Trump’s new medical messiah has oddball beliefs

Stella Immanuel blames gynecological problems on sex with evil spirits and believes the US government is run by "reptilians."

Stella Immanuel

Stella Immanuel, a Houston physician, who praised hydroxychloroquine as a miracle coronavirus cure in a viral video retweeted by President Donald Trump blames gynecological problems on sex with evil spirits and believes the US government is run by “reptilians.”

Stella Immanuel’s viral speech has drawn attention to a little-known group calling themselves “America’s Frontline Doctors” who appear to exist to promote the common antimalarial drug in the fight against COVID-19.

Stella Immanuel: medical opinions go against the grain 

“Nobody needs to get sick. This virus has a cure — it is called hydroxychloroquine,” Immanuel exclaimed Monday as she stood on the steps of the Supreme Court in Washington at a so-called “White Coat Summit” of likeminded physicians.

Early on in the pandemic, scientists were eager to find out whether hydroxychloroquine’s antiviral properties would make it effective in real-world patients with SARS-CoV-2.

Read more: Trump ditches new tone on coronavirus to tout questionable theories

So far though, all the major clinical trials that have reported their findings on this question have found no benefit, and leading national health authorities have moved to restrict its use because of potential cardiac harm.

Nonetheless the family doctor said all 350 patients she had treated with the medicine — including  those with serious pre-existing conditions — had survived, and that hydroxychloroquine was so potent it made mask-wearing and lockdowns unnecessary.

Trump promotes Stella Immanuel’s views as ‘must watch’

The clip was shared by Trump and described as a “must watch” by his son Donald Trump Jr, but has since been deleted by Facebook, Twitter and YouTube for promoting misinformation.

Asked later by a reporter about his retweet, the president said: “I thought her voice was an important voice, but I know nothing about her.”

President Donald Trump abruptly ended his coronavirus briefing at the White House following a question about his tweets by a journalist. Trump defended the tweets in support of hydroxychloroquine saying that the drug is still “very positive” and called a doctor who was spreading conspiracy theories on Covid-19 in a now deleted video “very impressive.”

Read more: Can a COVID vaccine be Trump’s ace of spade in reelection bid?

The debate over hydroxychloroquine has become supercharged politically with leaders like Trump and some fellow US conservatives cheerleading heavily in its favor.

And the curious case of Immanuel and colleagues — first reported in depth by The Daily Beast — underscores just how far the drug’s advocates are willing to go.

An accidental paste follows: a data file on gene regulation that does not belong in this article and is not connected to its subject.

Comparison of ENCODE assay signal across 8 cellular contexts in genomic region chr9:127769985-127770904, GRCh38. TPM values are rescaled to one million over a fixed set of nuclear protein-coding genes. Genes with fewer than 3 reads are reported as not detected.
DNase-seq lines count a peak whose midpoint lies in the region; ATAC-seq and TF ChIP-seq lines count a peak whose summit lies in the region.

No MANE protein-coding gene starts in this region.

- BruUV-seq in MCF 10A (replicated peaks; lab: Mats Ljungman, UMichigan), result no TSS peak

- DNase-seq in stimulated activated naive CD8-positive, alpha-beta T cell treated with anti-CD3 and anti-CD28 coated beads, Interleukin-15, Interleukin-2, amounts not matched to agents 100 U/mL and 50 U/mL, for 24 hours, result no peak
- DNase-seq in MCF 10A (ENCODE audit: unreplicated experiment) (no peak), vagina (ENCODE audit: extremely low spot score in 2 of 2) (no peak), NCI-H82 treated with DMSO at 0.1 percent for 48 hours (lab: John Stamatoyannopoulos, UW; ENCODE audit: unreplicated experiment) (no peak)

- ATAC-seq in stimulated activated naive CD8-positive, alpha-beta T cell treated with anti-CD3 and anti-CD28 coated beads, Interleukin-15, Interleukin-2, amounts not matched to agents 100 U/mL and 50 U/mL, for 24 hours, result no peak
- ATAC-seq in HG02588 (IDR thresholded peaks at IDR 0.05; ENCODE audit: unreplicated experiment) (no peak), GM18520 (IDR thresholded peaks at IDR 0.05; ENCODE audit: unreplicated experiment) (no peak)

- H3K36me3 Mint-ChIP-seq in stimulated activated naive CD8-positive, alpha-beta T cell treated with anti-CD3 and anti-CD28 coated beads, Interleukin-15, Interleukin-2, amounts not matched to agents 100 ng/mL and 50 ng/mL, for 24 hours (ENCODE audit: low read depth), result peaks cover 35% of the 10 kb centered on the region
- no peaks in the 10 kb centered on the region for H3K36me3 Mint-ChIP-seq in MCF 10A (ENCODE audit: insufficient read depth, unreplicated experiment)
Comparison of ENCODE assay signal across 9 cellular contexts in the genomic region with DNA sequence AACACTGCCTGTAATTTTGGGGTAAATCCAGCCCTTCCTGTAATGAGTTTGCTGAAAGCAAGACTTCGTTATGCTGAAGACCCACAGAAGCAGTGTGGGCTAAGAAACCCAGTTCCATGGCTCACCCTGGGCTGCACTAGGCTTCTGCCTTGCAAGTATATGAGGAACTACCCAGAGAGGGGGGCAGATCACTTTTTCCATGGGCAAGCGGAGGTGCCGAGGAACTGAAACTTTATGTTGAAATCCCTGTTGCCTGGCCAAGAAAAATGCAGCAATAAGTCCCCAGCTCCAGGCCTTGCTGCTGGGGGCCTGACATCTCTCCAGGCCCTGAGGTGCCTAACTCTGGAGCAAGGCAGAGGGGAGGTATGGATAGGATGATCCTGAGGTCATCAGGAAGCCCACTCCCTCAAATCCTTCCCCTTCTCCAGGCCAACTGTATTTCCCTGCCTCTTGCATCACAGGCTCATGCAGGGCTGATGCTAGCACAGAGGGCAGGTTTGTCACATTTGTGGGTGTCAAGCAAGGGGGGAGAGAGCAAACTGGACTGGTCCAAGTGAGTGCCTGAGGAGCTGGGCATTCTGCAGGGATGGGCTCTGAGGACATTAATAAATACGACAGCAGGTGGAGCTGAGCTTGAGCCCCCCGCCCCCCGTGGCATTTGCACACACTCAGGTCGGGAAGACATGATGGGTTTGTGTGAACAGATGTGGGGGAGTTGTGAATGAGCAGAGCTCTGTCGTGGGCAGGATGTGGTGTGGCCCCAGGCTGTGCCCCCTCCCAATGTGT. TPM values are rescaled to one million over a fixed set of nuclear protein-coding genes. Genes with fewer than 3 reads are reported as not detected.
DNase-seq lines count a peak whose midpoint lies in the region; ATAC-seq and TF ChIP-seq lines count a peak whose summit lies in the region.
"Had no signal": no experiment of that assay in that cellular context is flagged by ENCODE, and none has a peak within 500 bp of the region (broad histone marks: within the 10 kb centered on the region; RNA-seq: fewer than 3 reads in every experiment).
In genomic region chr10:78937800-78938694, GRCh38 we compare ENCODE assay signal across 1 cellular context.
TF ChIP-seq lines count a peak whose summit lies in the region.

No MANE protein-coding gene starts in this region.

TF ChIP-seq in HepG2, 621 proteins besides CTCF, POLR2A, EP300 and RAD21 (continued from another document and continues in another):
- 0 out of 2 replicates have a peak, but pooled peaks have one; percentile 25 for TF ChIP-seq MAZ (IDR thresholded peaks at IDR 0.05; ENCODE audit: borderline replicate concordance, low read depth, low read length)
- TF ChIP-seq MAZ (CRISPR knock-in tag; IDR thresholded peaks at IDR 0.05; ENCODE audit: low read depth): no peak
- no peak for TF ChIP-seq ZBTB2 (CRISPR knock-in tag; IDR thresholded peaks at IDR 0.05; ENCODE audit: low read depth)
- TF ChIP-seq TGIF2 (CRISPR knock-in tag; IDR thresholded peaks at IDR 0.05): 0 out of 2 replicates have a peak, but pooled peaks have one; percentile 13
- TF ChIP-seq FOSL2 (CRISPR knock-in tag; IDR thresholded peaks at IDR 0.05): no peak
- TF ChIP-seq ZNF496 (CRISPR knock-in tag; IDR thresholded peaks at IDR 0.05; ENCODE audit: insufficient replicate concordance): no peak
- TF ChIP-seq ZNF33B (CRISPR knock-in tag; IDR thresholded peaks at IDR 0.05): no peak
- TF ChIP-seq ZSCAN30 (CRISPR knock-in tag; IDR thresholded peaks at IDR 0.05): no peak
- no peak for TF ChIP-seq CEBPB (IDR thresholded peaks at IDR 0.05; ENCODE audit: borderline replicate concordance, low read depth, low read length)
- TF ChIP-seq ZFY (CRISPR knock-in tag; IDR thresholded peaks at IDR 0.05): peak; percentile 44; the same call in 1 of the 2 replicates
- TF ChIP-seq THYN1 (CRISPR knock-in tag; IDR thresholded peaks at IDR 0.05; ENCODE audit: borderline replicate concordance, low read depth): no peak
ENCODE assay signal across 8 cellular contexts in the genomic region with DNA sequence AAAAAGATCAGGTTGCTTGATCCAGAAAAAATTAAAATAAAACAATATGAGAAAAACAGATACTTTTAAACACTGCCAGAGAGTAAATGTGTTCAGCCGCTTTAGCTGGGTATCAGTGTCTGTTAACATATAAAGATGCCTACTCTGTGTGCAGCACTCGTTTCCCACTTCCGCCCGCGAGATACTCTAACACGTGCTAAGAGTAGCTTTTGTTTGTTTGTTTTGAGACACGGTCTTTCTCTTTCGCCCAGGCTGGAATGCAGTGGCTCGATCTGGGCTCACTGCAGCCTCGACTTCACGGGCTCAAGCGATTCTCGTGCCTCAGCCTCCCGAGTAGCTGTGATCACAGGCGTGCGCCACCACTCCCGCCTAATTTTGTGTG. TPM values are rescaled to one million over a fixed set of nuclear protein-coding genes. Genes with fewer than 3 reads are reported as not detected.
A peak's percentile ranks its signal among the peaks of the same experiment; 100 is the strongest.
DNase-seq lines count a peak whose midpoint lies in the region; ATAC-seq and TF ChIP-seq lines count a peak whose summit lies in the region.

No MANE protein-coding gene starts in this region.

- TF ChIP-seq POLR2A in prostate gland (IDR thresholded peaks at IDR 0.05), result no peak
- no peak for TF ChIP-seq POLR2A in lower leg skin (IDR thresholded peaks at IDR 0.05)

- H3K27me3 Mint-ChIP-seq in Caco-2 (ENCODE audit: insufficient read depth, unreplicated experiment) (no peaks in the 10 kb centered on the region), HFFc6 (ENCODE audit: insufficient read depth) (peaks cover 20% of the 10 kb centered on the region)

The website for “America’s Frontline Doctors” was registered just 11 days ago, a web domain age checker revealed — and the site was taken down by Tuesday afternoon.

“Tea Party Patriots,” a right-wing political group backed by wealthy Republicans, said on its website it was responsible for organizing the Washington summit.

Dr. Immanuel: a history of controversial claims

Further research on Immanuel’s web page, now accessible only via an archived website viewer, as well as her YouTube account, reveal a long list of bizarre and unscientific beliefs.

These include that “tormenting spirits” routinely have “astral sex” with women, which in turn causes “gynecological problems, marital distress, miscarriages” and more.

In a 2015 video, Immanuel, who leads a religious group called Fire Power Ministries, said: “There are people ruling this nation that are not even human,” describing them as “reptilian spirits” who are “half human, half ET.”

Read more: US President Trump’s national security advisor contracts COVID-19

In the same video she rails against the use of “alien DNA” to treat sick people, which she said had resulted in human beings mixing with demons.

Other targets of her anger include gay marriage, which she said would result in adults marrying children.

Immanuel was born in 1965, received her medical degree at the University of Calabar in Nigeria, and has a valid physician’s license, according to the website of the Texas Medical Board.

After Facebook took down the clip, Immanuel warned that the company’s servers would start crashing until it was restored.

“If my page is not back up face book will be down in Jesus name,” she tweeted.

AFP with additional input by GVS News Desk

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